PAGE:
While cycling in Philadelphia in November 2003 she was hit by a car whose driver had ignored a red traffic light. In the accident she suffered serious head and spinal injuries and her pelvis was broken in two places. Because of these severe injuries she was confined to her hospital bed for a year and had to remain lying on her back. As a further consequence of her injuries she had to re-learn simple tasks such as brushing her teeth and walking. The most noticeable effect of the neural injuries she suffered is that she was left hyper-sensitive to both light and sound, therefore requiring her to wear dark sunglasses at nearly all times to shield her eyes. The accident also resulted in both long and short term memory problems and difficulty with her sense of time. Gardot has described coping with this as like "climbing Mount Everest every day" as she often wakes with no memory of what she has to do that day.
Initially prompted by an attending physician who believed music would help her brain injury drastically improve, Gardot began writing music after her accident and now often speaks about and advocates music therapy. The accident had damaged the neural pathways between the brain's two cortices, which control perception and higher mental function, and made Gardot (in her own words) "a bit of a vegetable." As well as making it very hard for her to speak or communicate properly, she found it difficult to recall the right words to express her feelings.
Music involving listening and making a verbal attempt to sing or hum is thought to help the brain form new pathways. At first, Gardot learned to hum and was eventually able to sing into a tape recorder. She made good progress and was eventually able to write original songs that sometimes referred to her rehabilitation.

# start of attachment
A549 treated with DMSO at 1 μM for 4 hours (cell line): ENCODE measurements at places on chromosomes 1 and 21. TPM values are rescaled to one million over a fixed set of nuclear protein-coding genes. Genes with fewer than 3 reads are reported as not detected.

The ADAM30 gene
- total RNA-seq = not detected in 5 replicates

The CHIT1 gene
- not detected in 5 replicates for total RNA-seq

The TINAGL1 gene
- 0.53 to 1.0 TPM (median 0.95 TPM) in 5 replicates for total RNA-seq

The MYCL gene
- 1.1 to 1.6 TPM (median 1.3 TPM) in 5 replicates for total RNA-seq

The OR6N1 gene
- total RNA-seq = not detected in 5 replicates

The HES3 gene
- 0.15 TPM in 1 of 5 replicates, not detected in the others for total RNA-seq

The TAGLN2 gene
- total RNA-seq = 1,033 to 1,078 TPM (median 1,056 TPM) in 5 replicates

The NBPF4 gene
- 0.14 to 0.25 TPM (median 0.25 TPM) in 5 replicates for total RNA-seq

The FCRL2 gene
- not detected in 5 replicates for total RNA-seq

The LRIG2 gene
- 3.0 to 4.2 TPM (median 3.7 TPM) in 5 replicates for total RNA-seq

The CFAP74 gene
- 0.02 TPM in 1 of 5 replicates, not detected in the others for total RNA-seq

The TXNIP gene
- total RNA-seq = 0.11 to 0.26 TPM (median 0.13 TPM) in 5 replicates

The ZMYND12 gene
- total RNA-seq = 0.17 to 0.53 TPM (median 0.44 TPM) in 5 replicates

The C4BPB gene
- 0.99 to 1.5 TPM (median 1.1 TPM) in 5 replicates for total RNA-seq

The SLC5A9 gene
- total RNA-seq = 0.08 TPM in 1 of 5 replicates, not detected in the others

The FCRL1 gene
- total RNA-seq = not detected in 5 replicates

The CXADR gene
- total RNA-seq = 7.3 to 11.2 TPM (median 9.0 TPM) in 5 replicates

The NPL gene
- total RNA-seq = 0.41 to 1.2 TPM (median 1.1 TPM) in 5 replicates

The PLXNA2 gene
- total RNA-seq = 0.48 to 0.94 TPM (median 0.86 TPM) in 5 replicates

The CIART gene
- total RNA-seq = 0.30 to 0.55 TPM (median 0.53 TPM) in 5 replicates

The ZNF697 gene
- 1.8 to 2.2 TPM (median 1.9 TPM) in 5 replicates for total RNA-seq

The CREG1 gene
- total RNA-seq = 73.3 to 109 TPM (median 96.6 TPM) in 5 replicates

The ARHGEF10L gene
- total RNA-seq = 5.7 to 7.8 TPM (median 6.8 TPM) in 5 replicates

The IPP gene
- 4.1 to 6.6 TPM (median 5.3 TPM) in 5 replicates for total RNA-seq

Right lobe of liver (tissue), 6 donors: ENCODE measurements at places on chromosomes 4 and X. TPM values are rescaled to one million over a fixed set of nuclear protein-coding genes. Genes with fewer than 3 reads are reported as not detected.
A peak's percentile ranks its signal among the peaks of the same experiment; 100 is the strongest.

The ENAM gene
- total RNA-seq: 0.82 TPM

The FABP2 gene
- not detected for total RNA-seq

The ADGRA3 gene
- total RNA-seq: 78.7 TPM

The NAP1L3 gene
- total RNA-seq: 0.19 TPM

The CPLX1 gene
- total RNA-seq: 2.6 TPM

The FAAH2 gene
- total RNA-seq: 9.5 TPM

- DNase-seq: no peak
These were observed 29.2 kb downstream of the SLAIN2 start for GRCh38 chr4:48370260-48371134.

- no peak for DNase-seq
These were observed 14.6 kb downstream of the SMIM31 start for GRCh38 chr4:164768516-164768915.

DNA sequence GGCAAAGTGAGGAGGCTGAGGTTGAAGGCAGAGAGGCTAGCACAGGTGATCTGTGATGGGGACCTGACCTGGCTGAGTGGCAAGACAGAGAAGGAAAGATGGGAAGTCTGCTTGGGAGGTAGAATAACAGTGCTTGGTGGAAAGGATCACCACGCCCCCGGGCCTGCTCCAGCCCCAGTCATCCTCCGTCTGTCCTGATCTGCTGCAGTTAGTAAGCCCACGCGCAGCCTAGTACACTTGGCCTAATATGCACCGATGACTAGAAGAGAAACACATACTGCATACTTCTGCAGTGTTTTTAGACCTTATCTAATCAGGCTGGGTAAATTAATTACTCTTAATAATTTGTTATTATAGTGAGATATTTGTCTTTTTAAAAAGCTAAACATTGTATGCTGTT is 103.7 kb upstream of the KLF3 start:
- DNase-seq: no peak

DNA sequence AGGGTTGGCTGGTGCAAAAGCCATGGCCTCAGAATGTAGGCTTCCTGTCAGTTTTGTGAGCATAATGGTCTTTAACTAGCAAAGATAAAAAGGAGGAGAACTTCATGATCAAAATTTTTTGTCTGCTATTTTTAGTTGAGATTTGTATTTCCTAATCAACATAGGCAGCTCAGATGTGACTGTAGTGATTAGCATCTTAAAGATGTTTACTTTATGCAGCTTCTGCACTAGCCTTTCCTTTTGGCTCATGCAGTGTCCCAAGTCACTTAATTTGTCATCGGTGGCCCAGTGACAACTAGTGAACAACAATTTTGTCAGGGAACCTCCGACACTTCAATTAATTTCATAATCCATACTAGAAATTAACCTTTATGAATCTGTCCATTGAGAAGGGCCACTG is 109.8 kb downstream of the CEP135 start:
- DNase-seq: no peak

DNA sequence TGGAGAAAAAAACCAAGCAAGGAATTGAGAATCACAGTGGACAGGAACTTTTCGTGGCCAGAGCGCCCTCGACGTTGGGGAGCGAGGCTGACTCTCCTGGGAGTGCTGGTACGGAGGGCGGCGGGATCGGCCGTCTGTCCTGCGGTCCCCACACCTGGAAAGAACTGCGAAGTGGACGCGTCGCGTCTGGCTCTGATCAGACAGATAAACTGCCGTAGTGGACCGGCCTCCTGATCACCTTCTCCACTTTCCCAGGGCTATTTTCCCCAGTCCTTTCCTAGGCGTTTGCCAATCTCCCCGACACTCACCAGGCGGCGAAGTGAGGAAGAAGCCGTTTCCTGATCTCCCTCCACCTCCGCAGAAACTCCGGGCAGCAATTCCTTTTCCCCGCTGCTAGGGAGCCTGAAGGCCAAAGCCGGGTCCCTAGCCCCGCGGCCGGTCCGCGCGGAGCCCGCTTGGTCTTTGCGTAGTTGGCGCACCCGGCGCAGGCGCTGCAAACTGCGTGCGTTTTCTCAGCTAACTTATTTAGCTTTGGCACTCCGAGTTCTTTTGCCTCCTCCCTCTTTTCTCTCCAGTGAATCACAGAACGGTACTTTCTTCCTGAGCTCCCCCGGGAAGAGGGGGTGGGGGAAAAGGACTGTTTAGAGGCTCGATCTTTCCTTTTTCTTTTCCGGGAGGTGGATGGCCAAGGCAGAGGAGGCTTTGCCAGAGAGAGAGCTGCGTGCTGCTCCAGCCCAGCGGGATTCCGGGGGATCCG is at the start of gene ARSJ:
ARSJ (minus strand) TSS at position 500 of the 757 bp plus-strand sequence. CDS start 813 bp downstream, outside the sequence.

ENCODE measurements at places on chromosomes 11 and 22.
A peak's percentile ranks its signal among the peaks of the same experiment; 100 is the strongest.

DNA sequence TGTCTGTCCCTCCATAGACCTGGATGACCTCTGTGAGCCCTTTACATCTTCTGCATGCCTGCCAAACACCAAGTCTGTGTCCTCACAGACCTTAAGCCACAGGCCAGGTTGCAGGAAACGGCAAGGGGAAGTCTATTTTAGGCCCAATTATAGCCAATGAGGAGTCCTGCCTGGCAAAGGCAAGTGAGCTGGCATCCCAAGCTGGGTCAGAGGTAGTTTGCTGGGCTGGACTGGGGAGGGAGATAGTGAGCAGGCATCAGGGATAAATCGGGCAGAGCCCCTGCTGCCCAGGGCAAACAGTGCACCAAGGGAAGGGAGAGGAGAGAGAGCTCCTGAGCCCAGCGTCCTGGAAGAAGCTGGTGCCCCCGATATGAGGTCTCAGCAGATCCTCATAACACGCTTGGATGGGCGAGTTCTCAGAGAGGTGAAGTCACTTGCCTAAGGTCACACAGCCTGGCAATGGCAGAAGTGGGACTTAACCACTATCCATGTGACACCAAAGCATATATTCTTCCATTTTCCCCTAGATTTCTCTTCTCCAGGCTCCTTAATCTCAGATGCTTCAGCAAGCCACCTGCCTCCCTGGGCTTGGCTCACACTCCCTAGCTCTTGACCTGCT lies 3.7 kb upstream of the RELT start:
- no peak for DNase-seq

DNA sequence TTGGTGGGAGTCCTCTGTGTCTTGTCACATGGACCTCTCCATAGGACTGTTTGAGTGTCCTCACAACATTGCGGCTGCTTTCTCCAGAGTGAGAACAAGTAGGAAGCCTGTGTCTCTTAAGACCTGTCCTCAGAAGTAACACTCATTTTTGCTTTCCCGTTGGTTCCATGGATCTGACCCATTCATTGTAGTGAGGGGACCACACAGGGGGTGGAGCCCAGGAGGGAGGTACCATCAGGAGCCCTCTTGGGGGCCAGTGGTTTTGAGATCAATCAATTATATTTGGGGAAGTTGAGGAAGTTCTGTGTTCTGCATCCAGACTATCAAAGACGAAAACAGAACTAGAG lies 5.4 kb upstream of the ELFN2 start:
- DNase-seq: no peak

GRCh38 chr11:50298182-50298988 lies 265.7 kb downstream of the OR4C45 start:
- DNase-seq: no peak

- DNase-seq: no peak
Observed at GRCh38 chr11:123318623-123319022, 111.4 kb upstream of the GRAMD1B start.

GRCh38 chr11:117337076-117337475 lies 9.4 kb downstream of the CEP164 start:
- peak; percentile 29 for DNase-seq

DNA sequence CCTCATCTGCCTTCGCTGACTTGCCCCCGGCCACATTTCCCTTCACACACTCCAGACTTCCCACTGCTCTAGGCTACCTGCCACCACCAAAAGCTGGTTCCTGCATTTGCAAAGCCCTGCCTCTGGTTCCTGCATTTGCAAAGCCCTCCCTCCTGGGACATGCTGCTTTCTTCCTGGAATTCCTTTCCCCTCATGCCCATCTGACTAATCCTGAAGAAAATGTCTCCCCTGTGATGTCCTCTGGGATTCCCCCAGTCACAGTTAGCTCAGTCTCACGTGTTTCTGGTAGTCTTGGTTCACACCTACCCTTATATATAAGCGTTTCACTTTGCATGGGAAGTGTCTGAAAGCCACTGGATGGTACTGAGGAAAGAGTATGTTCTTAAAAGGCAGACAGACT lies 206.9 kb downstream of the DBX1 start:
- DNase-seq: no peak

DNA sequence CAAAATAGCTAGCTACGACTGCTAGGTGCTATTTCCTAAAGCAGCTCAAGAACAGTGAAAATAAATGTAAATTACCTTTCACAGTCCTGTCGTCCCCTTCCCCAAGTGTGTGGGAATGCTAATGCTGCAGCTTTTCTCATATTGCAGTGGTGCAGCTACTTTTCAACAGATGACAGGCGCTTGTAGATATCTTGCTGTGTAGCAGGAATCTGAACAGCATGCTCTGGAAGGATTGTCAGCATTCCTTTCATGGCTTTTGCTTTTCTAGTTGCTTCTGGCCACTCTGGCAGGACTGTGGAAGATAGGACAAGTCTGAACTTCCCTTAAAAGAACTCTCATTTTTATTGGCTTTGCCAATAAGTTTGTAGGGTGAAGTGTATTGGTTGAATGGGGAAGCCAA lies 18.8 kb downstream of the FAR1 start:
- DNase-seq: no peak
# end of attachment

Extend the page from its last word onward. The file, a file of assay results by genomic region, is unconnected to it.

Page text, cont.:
Gardot's doctor at the University of Medicine of New Jersey, Richard Jermyn, compared her condition to a computer. The computer was still intact and the memory was there but she could not access it. “That's what a brain injury does - It takes your ability to access that away”, Jermyn stated.
For several years after the accident Gardot traveled with a physiotherapist and carried a transcutaneous electrical nerve stimulation (TENS) machine strapped to her waist which released pain reducing impulses. While onstage Gardot explains, "the first maybe half a dozen times experiencing this, that was the only 30 minutes in my life that I did not feel pain for that moment. And it was addictive." And so from her accident to her first performances, her music career was born. “It was a most unusual start, but when you come from a place where things are tough it makes it that much easier to appreciate the times when life is easy”, she said.Remarkable.
Wombat-socho snuck in under the wire with "Rule 5 Sunday: Fightin’ Words" after a bout with trolls.